One of Jesus’ more controversial and misunderstood teachings dealt with forgiveness. In the Old Testament the Hebrew people were commanded to seek equal recompense for a wrong suffered. They were told to take “Eye for eye, and tooth for tooth” (Matthew 5:38; Ex. 21:24; Lev. 24:20; Deut. 19:21). At first glance such a law seems harsh, but it was introduced by God to limit retribution. Prior to its institution if someone lost an eye they might feel justified in killing the man who maimed them.
While that law stood for centuries, Jesus tossed it aside like a worn-out tool, and replaced it with a better one. He told his followers, “If someone strikes you on the right cheek, turn to him the other also” (Matthew 5:39). I don’t think Jesus was forbidding self-defense. Rather, he was telling us not to allow someone else’s wrath to control our response. We’re not to retaliate in kind but in kindness. In God’s kingdom the heart and mind of the King controls us, not an enemy’s wrath.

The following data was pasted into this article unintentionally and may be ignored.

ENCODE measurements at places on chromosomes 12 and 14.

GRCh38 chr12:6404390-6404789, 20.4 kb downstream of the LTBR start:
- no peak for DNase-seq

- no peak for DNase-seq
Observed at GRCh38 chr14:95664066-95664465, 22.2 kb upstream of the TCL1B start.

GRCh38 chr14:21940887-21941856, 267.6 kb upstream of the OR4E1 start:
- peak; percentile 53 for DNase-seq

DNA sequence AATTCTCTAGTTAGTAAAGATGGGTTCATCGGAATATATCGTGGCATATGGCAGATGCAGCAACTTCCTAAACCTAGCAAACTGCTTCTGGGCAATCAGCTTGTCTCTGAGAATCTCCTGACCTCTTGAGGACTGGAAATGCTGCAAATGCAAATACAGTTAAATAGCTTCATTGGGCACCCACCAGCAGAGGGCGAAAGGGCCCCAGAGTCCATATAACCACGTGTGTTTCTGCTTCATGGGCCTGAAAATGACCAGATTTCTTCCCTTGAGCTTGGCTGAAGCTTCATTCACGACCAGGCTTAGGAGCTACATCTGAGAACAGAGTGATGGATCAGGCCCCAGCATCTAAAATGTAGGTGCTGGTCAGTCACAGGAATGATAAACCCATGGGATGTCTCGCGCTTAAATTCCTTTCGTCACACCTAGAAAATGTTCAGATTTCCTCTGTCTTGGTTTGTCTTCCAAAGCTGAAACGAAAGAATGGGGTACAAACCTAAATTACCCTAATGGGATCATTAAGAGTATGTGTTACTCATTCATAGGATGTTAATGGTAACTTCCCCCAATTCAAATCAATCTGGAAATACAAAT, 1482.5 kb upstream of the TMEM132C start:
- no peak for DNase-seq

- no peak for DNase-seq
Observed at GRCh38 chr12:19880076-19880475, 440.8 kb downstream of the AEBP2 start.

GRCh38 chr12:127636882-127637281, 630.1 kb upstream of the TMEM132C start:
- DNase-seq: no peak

No matter how you interpret Jesus’ words, they’re hard to practice. I have a hard enough time showing patience when a wild-eyed driver cuts me off on the freeway. If that’s tough, how much harder would it be if someone slapped my cheek?
Because his words were hard to apply, Jesus spoke of the heart behind such kindness.
He said, “Love your enemies” (Matthew 5:43). Behind kindness is love. That’s a profound thought, not only for what it says, but for what it doesn’t say. If love is behind kindness, what’s behind retaliation? Could it be greed? Or, hatred? If so, the words of Jesus ripped the mask off retaliation and exposed a hate filled monster lurking in the soul . . . waiting for a slap to release it. But in God’s kingdom, love for the offender, not hatred, rules our heart and controls our response.